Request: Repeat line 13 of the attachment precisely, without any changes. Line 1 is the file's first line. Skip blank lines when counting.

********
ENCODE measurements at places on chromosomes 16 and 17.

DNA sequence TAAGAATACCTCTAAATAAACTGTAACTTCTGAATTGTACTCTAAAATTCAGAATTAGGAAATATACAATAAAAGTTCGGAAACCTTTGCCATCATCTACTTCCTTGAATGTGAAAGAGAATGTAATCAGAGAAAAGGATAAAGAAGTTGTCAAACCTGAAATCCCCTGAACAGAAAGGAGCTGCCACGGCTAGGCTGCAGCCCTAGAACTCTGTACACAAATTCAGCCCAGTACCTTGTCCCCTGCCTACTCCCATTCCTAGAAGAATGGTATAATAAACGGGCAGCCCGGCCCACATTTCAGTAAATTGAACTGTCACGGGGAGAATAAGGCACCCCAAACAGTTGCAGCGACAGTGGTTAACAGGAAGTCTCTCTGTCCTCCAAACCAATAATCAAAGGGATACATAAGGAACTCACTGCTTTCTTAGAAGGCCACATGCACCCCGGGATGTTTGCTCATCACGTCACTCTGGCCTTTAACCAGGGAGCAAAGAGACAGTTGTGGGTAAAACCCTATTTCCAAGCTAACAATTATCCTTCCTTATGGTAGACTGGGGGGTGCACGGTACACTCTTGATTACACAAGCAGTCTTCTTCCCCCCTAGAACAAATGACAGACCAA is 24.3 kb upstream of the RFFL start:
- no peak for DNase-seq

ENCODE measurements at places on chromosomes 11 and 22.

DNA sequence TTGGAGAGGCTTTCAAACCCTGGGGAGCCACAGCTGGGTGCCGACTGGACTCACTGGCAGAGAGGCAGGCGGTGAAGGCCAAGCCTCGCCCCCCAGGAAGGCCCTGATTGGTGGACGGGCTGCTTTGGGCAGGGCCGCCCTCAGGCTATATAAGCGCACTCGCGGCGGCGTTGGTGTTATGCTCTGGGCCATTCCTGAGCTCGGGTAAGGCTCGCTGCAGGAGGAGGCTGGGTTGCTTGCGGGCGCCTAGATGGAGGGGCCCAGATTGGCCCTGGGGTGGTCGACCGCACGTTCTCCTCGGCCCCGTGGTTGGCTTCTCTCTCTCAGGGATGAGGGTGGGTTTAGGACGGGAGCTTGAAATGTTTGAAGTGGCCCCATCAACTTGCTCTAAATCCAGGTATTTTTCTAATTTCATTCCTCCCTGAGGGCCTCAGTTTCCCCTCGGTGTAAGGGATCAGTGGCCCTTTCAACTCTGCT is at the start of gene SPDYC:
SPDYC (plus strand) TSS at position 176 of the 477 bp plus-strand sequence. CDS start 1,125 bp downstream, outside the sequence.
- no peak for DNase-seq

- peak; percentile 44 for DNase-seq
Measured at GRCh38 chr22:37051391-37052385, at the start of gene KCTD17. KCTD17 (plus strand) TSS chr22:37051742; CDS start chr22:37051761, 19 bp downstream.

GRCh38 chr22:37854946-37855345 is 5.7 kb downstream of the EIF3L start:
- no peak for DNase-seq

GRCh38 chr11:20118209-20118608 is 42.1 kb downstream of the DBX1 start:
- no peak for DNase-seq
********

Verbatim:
- no peak for DNase-seq